In October 1993, the Debtor, asserting that a potential purchaser of the Lease required additional time to conduct its due diligence review, sought to extend its time to assume or reject the Lease to March 31, 1994. Grossmont opposed this motion. The Court denied the Debtor's request and set a December 16, 1993 deadline for the assumption or rejection of the Lease. The Debtor's marketing efforts to sell the Lease were unsuccessful, and the Lease, by Order dated December 17, 1993, was deemed rejected on December 15, 1993.

There is no dispute that at all times pending the December 1993 rejection of the Lease the Debtor paid all rent due under the Lease. Grossmont alleges that the Debtor ceased operating the La Mesa Store on April 19, thereby breaching the Covenant to Stay Open and requiring timely payment of damages under § 365(d)(3) of the Code. Grossmont argues in the alternative that such damages qualify as an administrative expense pursuant to § 503(b)(1)(A). While the Debtor disputes that it breached the lease and that approximately $970,000 in damages resulted from this breach, it moves to dismiss Grossmont's motion on the grounds that any damages awarded would not be timely paid under § 365(d)(3) and do not qualify as an expense of administering the Debtor's estate. It is assumed for the purpose of the § 365(d)(3) discussion that the Covenant is enforceable. In ruling on the § 503(b) request for relief it is necessary to review whether the Covenant to Stay Open is enforceable against the Debtor.

II. SECTION 365(d)(3)

Section 365(d)(3) of the Bankruptcy Code provides, in pertinent part, that "[t]he trustee shall timely perform all the obligations of the debtor, except those specified in section 365(b)(2), arising from ... any unexpired lease of nonresidential real property, until such lease is assumed or rejected, notwithstanding section 503(b)(1) of this title." As it appears that damages for a breach of a covenant which qualify as a contractual obligation under § 365(d)(3) must be timely paid, In re Atlantic Container Corp. 133 B.R. 980, 991 (Bankr.N.D.Ill.1991), Grossmont argues that the Covenant to Stay Open qualifies as an obligation under § 365(d)(3). 2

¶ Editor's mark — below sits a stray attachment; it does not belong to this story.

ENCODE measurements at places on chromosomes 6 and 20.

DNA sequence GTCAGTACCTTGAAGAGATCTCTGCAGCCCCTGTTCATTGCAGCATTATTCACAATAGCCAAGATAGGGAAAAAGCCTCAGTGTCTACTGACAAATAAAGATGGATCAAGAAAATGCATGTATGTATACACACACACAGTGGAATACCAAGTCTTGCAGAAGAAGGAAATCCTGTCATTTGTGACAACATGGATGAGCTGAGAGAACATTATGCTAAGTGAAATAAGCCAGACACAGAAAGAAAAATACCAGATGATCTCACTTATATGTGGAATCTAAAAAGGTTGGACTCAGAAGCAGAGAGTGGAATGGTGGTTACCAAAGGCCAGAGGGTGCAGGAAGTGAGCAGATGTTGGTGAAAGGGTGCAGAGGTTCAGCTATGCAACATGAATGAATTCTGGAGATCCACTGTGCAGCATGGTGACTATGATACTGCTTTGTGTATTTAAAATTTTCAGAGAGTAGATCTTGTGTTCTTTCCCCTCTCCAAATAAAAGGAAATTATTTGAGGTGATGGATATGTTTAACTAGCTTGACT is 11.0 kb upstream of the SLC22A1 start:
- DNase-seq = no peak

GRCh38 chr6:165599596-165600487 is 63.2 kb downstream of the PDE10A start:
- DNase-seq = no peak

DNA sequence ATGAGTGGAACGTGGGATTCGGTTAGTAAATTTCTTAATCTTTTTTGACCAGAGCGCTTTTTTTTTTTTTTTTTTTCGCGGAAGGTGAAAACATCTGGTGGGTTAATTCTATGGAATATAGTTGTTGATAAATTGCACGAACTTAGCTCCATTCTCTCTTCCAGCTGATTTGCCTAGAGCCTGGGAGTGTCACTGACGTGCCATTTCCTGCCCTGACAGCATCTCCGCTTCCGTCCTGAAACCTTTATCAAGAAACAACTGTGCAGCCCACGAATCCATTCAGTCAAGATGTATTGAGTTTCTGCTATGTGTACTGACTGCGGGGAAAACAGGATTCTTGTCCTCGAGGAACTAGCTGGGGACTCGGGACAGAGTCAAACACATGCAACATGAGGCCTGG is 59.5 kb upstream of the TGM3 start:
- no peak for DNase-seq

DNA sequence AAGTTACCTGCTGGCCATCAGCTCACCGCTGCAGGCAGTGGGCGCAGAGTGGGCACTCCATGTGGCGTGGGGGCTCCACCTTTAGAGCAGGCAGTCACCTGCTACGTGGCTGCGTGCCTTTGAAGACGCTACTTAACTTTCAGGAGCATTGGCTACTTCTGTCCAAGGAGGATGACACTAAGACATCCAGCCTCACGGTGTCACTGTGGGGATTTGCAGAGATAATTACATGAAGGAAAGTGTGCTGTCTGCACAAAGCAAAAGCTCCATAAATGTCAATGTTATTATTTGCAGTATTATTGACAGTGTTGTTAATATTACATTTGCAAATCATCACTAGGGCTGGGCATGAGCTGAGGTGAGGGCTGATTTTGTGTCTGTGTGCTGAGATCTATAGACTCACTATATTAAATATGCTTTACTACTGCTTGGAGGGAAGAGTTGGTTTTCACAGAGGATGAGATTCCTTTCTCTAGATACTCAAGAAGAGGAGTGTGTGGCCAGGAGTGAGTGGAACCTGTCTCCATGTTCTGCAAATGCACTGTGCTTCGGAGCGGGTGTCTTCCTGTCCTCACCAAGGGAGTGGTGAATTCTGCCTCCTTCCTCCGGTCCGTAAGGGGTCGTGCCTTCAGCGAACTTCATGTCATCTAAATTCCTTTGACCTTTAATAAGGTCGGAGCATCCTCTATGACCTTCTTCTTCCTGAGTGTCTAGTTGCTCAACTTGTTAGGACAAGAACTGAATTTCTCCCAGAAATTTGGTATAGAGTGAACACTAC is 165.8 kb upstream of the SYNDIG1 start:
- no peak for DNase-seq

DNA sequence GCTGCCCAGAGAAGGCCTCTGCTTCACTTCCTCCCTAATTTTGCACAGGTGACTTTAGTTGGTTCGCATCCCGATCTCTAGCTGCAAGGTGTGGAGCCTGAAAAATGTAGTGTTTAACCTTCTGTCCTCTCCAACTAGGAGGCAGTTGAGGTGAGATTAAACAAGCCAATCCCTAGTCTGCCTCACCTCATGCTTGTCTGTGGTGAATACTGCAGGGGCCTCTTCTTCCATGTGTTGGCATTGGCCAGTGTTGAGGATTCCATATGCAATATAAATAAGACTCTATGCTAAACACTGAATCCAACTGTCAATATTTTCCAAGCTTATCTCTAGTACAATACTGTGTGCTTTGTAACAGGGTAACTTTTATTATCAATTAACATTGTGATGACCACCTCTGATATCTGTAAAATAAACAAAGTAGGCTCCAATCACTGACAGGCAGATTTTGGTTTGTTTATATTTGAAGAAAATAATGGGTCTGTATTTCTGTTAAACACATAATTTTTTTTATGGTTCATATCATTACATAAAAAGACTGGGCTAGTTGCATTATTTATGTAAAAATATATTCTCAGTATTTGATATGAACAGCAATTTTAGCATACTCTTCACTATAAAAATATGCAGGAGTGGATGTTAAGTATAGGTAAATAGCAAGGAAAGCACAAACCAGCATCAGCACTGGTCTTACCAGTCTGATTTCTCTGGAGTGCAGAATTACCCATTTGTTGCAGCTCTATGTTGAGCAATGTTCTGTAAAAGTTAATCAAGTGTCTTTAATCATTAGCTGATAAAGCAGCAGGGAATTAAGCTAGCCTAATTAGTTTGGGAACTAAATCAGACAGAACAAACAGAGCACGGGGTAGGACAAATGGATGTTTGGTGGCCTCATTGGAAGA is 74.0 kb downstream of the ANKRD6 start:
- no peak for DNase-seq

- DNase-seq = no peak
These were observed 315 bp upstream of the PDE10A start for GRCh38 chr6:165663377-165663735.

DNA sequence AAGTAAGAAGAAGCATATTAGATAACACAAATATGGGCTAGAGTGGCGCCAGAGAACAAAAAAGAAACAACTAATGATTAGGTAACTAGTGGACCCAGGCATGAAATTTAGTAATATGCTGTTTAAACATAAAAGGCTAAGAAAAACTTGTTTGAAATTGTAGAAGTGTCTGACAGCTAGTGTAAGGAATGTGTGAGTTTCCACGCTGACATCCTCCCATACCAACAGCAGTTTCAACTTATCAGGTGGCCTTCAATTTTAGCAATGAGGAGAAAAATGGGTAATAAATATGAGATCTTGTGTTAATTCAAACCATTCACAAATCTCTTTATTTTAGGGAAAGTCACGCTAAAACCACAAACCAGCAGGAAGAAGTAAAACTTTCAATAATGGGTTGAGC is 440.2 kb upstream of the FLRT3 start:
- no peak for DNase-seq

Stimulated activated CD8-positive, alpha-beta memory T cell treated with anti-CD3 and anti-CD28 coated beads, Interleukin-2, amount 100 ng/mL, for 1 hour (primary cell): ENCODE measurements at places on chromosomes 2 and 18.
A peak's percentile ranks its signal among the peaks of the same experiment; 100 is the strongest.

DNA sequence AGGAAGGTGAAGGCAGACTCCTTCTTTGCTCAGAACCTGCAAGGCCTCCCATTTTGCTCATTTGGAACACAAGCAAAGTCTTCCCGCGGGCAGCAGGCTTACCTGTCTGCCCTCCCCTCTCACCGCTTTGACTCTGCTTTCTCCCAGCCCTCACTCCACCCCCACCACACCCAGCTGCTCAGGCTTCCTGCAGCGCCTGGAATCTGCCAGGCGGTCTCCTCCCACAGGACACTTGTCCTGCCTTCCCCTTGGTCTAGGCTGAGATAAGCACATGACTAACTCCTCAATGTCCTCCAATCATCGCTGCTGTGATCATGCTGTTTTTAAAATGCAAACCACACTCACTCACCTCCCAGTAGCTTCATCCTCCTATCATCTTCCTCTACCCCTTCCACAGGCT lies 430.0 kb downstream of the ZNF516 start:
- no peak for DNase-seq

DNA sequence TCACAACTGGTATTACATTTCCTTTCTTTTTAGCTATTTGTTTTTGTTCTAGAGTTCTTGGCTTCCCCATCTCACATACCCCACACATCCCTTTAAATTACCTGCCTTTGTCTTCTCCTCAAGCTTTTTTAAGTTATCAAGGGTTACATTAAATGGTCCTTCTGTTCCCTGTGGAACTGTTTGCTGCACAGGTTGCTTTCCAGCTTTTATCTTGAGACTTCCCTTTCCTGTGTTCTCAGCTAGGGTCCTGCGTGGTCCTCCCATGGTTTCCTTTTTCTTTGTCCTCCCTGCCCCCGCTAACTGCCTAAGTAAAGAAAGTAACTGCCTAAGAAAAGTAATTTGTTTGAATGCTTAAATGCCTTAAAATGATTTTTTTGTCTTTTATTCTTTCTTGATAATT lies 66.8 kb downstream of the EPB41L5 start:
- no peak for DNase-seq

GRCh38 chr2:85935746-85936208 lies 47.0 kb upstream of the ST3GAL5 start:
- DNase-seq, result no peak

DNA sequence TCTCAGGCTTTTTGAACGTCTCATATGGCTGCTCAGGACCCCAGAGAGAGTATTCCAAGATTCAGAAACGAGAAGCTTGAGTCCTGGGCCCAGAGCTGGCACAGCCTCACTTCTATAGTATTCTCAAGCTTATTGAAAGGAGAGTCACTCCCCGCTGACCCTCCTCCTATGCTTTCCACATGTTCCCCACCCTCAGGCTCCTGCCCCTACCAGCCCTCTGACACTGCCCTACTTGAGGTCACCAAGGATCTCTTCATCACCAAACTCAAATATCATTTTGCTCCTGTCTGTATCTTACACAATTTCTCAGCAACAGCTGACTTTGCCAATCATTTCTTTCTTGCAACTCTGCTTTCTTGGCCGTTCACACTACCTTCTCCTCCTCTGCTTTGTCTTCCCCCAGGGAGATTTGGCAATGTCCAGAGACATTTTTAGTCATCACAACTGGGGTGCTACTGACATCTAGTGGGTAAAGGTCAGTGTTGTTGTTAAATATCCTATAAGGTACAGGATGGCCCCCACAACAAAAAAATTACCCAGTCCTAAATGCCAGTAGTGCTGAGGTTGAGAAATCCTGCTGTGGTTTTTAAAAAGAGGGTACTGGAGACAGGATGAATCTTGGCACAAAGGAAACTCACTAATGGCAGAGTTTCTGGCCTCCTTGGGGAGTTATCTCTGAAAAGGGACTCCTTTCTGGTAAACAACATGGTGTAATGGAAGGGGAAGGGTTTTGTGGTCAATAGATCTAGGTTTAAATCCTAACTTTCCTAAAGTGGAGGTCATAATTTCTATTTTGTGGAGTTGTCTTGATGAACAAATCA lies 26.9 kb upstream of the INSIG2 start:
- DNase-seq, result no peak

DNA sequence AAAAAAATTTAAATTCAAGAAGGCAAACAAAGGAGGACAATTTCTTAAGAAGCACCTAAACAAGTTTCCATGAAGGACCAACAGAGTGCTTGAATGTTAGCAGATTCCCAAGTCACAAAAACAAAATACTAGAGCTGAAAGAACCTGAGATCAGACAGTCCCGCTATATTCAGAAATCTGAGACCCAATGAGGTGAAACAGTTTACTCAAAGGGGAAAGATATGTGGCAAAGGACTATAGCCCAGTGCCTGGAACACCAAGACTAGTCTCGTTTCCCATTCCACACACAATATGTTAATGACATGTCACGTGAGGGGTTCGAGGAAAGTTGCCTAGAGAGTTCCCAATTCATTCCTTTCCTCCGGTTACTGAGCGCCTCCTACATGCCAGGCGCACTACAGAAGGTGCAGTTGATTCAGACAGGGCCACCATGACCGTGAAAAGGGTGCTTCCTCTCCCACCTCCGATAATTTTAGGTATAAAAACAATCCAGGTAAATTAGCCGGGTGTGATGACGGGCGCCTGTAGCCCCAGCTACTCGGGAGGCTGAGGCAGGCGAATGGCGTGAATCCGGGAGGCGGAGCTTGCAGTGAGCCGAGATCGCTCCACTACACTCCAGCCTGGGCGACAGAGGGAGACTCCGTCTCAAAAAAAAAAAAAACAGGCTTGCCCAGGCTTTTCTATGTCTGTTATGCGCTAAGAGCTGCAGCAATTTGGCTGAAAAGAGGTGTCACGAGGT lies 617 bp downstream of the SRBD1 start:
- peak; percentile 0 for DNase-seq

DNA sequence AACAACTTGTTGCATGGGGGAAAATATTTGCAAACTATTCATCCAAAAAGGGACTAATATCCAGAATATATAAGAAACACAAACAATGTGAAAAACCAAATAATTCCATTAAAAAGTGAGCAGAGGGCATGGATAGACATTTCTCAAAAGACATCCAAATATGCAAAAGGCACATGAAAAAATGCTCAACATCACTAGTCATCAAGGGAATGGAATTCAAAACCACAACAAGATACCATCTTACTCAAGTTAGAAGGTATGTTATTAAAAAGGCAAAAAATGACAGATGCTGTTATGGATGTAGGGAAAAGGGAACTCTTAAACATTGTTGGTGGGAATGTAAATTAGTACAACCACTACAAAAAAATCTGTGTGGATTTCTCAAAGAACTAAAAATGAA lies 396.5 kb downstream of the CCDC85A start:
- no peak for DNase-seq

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Yet the issue is not simply whether the Covenant to Stay Open is an obligation under the Lease, nor whether it is an obligation which is theoretically susceptible to mandatory timely performance. See 11 U.S.C. § 365(d)(3) ("[t]he trustee shall timely perform all the obligations of the debtor") (emphasis added). The Court must determine whether the Covenant to Stay Open is an obligation which must be timely performed in concert with the Debtor's obligation to maximize estate assets for the benefit of all parties in interest. Cf. BFP v. RTC, 511 U.S. 531, ---- - ----, 114 S.Ct. 1757, 1769-70, 128 L.Ed.2d 556 (1994) (meaning of § 548(a)(2)(A)'s "reasonably equivalent value" determined in light of mortgage foreclosure proceeding's effect on real property's value). For even within the fluctuating walls of the "plain meaning" fortress, see 680 Fifth Ave. Assocs. v. Mutual Benefit Life Ins. Co. (In re 680 Fifth Ave. Assocs.), 156 B.R. 726, 734 n. 12 (Bankr.S.D.N.Y.1993) (noting "that the Supreme Court has redefined its support of the plain meaning rule in recent cases involving bankruptcy issues") (citation omitted), aff'd, 169 B.R. 22 (S.D.N.Y.1993); Walter A. Effross, Grammarians at the Gate: The Rehnquist Court's Evolving "Plain Meaning" Approach to Bankruptcy Jurisprudence, 23 Seton Hall L.Rev. 1636 (1993) (setting forth "internal ambiguities of the 'plain meaning' approach"), a court should not resolve questions of statutory interpretation so that a particular Bankruptcy Code section conflicts and disturbs the overall purpose and function of the Code. See Crandon v. United States, 494 U.S. 152, 158, 110 S.Ct. 997, 1001, 108 L.Ed.2d 132 (1990) ("In determining the meaning of the statute, we look not only to the particular statutory language, but to the design of the statute as a whole and to its object and policy.") (citations omitted); cf. Rake v. Wade, 508 U.S. 464, ----, 113 S.Ct. 2187, 2192, 124 L.Ed.2d 424 (1993) (construing §§ 506(b) & 1322(b)(5) together, and stating that "[w]e generally avoid construing one provision in a statute so as to suspend or supersede another provision.") While "[t]he starting point in any case involving construction of a statute...